published in http://judis.nic.in/supremecourt/imgst.aspx?filename=40682 REPORTABLE IN THE SUPREME COURT OF INDIA CIVIL APPELLATE JURISDICTION CIVIL APPEAL NO. 6997 OF 2013 (Arising out of SLP(C) No.33459 of 2012) M/s Young Achievers ….. Appellant Versus IMS Learning Resources Pvt. Ltd. ….Respondent   J U D G M E N T K.S. Radhakrishnan, J. Leave granted. 2. IMS Learning Resources … Continue reading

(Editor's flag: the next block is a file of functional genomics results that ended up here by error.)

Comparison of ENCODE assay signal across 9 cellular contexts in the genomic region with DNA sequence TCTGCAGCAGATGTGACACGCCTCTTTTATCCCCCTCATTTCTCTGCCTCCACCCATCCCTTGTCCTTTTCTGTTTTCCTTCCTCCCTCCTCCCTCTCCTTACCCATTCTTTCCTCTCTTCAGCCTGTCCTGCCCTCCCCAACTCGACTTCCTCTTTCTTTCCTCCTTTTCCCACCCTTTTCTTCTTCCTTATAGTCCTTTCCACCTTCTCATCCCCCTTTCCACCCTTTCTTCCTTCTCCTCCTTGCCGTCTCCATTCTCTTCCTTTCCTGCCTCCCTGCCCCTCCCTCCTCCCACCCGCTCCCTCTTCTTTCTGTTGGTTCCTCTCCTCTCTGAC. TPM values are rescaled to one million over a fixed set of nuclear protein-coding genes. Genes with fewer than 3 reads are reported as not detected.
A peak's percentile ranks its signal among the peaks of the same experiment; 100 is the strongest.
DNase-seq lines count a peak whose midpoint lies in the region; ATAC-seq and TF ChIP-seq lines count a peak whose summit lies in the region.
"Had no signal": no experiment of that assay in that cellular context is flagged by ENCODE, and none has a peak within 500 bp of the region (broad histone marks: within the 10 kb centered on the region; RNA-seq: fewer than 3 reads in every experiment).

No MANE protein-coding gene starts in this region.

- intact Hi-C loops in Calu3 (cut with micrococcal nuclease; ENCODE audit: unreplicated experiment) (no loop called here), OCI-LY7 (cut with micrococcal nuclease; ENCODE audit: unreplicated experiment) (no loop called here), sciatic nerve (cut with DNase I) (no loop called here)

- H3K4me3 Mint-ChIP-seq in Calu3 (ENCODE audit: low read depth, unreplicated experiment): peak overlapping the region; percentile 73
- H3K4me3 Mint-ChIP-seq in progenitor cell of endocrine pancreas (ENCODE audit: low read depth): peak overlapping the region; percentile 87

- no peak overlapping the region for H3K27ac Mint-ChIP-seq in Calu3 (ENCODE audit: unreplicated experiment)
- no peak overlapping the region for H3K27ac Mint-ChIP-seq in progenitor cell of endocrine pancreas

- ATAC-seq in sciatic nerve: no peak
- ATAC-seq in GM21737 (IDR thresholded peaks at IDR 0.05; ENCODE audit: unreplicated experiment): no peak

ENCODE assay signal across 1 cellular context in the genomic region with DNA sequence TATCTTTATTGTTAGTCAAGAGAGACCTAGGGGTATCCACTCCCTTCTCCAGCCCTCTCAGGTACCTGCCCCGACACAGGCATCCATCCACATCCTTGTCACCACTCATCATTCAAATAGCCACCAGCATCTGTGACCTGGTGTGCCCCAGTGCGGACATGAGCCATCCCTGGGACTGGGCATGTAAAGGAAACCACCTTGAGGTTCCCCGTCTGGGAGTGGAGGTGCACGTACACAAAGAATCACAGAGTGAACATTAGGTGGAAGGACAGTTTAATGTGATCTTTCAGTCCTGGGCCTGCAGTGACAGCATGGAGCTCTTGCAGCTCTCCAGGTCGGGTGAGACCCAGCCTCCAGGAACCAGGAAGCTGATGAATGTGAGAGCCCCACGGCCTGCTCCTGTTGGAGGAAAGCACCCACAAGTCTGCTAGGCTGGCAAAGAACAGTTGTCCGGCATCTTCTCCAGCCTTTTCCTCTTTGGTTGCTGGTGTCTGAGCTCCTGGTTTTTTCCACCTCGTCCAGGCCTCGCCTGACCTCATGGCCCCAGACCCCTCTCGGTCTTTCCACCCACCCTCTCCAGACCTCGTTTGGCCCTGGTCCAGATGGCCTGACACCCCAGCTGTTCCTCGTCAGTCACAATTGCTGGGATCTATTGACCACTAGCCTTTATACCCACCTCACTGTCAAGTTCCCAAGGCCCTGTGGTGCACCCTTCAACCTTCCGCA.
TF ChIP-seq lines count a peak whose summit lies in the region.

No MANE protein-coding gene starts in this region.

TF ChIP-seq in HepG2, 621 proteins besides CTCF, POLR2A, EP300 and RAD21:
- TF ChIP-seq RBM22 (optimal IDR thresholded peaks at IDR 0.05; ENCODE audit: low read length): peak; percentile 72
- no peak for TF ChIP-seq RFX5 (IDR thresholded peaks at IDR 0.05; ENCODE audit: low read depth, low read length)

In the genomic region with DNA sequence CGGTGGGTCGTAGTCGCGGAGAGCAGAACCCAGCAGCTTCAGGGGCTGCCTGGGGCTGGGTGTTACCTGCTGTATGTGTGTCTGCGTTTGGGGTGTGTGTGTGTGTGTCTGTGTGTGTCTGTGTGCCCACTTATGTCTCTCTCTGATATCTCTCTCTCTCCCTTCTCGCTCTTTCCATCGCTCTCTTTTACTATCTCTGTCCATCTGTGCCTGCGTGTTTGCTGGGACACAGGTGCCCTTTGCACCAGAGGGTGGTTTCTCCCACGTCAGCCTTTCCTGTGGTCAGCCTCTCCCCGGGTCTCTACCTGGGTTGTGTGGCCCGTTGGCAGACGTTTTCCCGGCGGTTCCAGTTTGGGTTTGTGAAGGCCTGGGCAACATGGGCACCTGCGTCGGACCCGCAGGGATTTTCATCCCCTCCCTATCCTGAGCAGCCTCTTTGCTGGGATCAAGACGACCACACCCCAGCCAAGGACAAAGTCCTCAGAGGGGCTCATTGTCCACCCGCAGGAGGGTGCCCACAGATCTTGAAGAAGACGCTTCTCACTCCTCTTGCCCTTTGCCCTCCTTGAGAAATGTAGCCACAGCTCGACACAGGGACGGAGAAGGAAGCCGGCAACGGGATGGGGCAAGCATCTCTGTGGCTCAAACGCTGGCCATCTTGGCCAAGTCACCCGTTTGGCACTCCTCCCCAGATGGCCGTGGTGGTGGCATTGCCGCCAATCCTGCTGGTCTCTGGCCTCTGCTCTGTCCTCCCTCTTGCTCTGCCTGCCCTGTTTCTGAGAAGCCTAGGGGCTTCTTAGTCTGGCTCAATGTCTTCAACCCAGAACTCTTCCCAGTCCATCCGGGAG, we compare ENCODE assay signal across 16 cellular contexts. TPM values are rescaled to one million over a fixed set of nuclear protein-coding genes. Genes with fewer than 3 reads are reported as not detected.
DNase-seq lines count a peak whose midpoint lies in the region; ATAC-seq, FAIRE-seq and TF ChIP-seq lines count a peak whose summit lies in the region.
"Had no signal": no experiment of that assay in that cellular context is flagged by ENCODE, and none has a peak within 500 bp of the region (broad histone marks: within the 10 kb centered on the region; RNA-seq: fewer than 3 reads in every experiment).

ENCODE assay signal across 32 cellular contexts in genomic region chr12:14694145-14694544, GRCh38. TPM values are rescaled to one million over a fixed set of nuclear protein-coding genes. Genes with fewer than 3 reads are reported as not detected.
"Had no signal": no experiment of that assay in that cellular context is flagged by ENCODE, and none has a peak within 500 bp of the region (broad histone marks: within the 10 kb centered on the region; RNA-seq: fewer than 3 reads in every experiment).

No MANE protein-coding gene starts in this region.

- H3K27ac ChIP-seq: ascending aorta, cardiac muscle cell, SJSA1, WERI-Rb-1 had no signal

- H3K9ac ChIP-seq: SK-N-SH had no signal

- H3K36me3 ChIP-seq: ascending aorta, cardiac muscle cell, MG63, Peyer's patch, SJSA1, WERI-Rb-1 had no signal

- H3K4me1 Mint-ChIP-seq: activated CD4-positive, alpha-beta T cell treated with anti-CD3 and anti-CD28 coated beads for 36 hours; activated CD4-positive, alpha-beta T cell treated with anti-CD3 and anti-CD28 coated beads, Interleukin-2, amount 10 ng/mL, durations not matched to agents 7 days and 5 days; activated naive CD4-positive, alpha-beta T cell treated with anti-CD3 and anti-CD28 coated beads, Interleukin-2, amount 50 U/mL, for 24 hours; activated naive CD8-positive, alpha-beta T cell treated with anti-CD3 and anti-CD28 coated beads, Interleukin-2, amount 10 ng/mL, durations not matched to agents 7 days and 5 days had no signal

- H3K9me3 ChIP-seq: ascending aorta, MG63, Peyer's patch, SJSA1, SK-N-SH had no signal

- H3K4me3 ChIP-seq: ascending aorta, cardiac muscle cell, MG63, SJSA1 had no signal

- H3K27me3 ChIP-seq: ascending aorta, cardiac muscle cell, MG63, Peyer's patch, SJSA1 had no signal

Arbitration and Conciliation Act, 1996: s. 45 – Reference to arbitration under – Scope of – International commercial arbitration – Multi-party agreements – Joint venture agreements with different parties – Some of the agreements contained arbitration clause while the others did not – Dispute between parties leading to filing of suit – High Court referred the entire suit (including the non-signatory parties to the arbitration agreement) for arbitration u/s. 45 – Joinder of non-signatory parties to arbitration – Permissibility – Held: Joinder of non-signatory parties to arbitration is permissible – They can be referred to arbitration, provided they satisfy the pre-requisites u/ss. 44 and 45 r/w Schedule I of the Act – The cases of group companies or where various agreements constitute a composite transaction with intrinsically interlinked cause of action, can be referred to arbitration, even if the disputes exist between signatory or even non-signatory parties – However, the discretion of the court has to be exercised in exceptional, limiting, befitting and cases of necessity and very cautiously – Expression `any person claiming through or under him’ used in s. 45, takes within its ambit persons who are in legal relationships via multiple and multi-party agreements, though they may not all be signatories to the arbitration clause – In the present case, the corporate structure of the companies demonstrates a definite legal relationship between the parties to the lis or persons claiming under them – Their contractual relationship spells out the terms, obligations and roles of the respective parties which they were expected to perform for attaining the object of successful completion of the joint venture agreement – All the other agreements were intrinsically inter-connected with the mother agreement – All the agreements were part of a composite transaction to facilitate implementation of principal agreement – Hence, all the parties to the lis were covered under expression “any person claiming through or under” the principal (mother) agreement – Arbitration clause in the principal agreement was comprehensive enough to include all disputes arising “under and in connection with” principal agreement – Conduct of parties and even subsequent events show that the parties had executed, intended and actually implemented composite transaction contained in principal/mother agreement – Hence, direction to refer the disputes to arbitration -Convention on Recognition and Enforcement of Foreign Arbitral Awards (New York Convention) – Article II (3) – ICC Rules – UNCITRAL Model Rules. s. 45 – Issues under – Determination of – Issue of jurisdiction should be decided at the beginning of the proceedings itself and they should have finality – Determination of fundamental issues as contemplated u/s. 45 at the very first instance is not only appropriate but is also the legislative intent – Jurisdiction. Code of Civil Procedure, 1908 – s. 9 – Jurisdiction of civil courts – Jurisdiction of the court and the right to a party emerging from s. 9 is not an absolute right, but contains inbuilt restrictions – Civil courts have jurisdiction to try all suits except those which is either expressly or impliedly barred – The provisions of s. 45 of the 1996 Act would prevail over the provisions of CPC – Arbitration and Conciliation Act, 1996 – s. 45. Doctrines/Principles: `Group of Companies’ Doctrine; Principle of `incorporation by reference’; Principle of `composite performance’; Principle of `agreements within an agreement’ and Principle of `Kompetenz kompetenz’ – Discussed. Precedent – Observations – Precedential value – Held: The observations to be construed and read to support the ratio decidendi – They would not constitute valid precedent as it would be hit by the doctrine of stare decisis – Doctrine – Constitution of India, 1950 – Art. 141. Words and Phrases: Expression `connection’ – Meaning of. The questions which inter alia arose for consideration in the present appeals were: (1) What is the ambit and scope of Section 45 of the Arbitration and Conciliation Act, 1996; (2) Whether in a case where multiple agreements were signed between different parties some containing an arbitration clause and others not and where the parties were not identically common in proceedings before the Court (in a suit) and the arbitration agreement, a reference of disputes as a whole or in part could be made to the arbitral tribunal, more particularly, where the parties to an action were claiming under or through a party to the arbitration agreement; and (3) Whether the principles enunciated in the case of *Sukanya Holdings Pvt. Ltd. v. Jayesh H. Pandya was the correct exposition of law.= Dismissing the appeals, the Court HELD: 1.1 Section 45 is a provision falling under Chapter I of Part II of the Arbitration and Conciliation Act, 1996 which is a self-contained Code. The expression `person claiming through or under’ would mean and take within its ambit multiple and multi-party agreements, though in exceptional case. Even non-signatory parties to some of the agreements can pray and be referred to arbitration provided they satisfy the pre-requisites under Sections 44 and 45 r/w Schedule I. Reference of non-signatory parties is neither unknown to arbitration jurisprudence nor is it impermissible. [Para 167] 1.2 An arbitration agreement, under Section 45 of the 1996 Act, should be evidenced in writing and in terms of Article II of Schedule 1, an agreement in writing shall include an arbitral clause in a contract or an arbitration agreement signed by the parties or contained in an exchange of letters or telegrams. Thus, the requirement that an arbitration agreement be in writing is an expression incapable of strict construction and requires to be construed liberally, as the words of this Article provide. Even in a given circumstance, it may be possible and permissible to construe the arbitration agreement with the aid and principle of `incorporation by reference’. Though the New York Convention is silent on this matter, in common practice, the main contractual document may refer to standard terms and conditions or other standard forms and documents which may contain an arbitration clause and, therefore, these terms would become part of the contract between the parties by reference. The solution to such issue should be case-specific. The relevant considerations to determine incorporation would be the status of parties, usages within the specific industry, etc. Cases where the main documents explicitly refer to arbitration clause included in standard terms and conditions would be more easily found in compliance with the formal requirements set out in the Article II of the New York Convention than those cases in which the main contract simply refers to the application of standard forms without any express reference to the arbitration clause. [Para 72] M.V. “Baltic Confidence” and Anr. v. State Trading Corporation of India Ltd. and Anr. (2001) 7 SCC 473: 2001 (1) Suppl. SCR 699; Olympus Superstructure Pvt. Ltd. v. Meena Vijay Khetan and Ors. (1999) 5 SCC 651: 1999 (3) SCR 490 – relied on 1.3 Under the Indian Law, greater obligation is cast upon the Courts to determine whether the agreement is valid, operative and capable of being performed at the threshold itself. Such challenge has to be a serious challenge to the substantive contract or to the agreement, as in the absence of such challenge, it has to be found that the agreement was valid, operative and capable of being performed; the dispute would be referred to arbitration. [Para 78] State of Orissa v. Klockner and Company and Ors. AIR 1996 SC 2140: 1996 (1) Suppl. SCR 368 – relied on. Abu Dhabi Gas Liquefaction Co. Ltd. v. Eastern Bechtel Corp.(1982) 2 Lloyd’s Rep. 425, CA – referred to. Law and Practice of International Commercial Arbitration by Alan Redfern and Martin Hunder (Fourth Edition) 1.4 The legislative intent and essence of the 1996 Act was to bring domestic as well as international commercial arbitration in consonance with the UNCITRAL Model Rules, the New York Convention and the Geneva Convention. The New York Convention was physically before the Legislature and available for its consideration when it enacted the 1996 Act. Article II of the Convention provides that each contracting State shall recognize an agreement and submit to arbitration all or any differences which have arisen or which may arise between them in respect of a defined legal relationship, whether contractual or not concerning a subject matter capable of settlement by arbitration. Once the agreement is there and the Court is seized of an action in relation to such subject matter, then on the request of one of the parties, it would refer the parties to arbitration unless the agreement is null and void, inoperative or incapable of performance. Still, the legislature opted to word Section 45 somewhat dissimilarly. Section 8 of the 1996 Act also uses the expression `parties’ simpliciter without any extension. In significant contra-distinction, Section 45 uses the expression `one of the parties or any person claiming through or under him’ and `refer the parties to arbitration’, whereas the rest of the language of Section 45 is similar to that of Article II(3) of the New York Contention. The Court cannot ignore this aspect and has to give due weightage to the legislative intent. It is a settled rule of interpretation that every word used by the Legislature in a provision should be given its due meaning. The Legislature intended to give a liberal meaning to this expression. [Paras 88 and 89] 1.5 The language and expressions used in Section 45, `any person claiming through or under him’ including in legal proceedings may seek reference of all parties to arbitration. Once the words used by the Legislature are of wider connotation or the very language of Section is structured with liberal protection then such provision should normally be construed liberally. [Para 90] 1.6 In view of the legislative object and the intent of the framers of the statute, i.e., the necessity to encourage arbitration, the Court is required to exercise its jurisdiction in a pending action, to hold the parties to the arbitration clause and not to permit them to avoid their bargain of arbitration by bringing civil action involving multifarious cause of action, parties and prayers. [Para 91] 1.7 The scope of concept of `legal relationship’ as incorporated in Article II(1) of the New York Convention vis-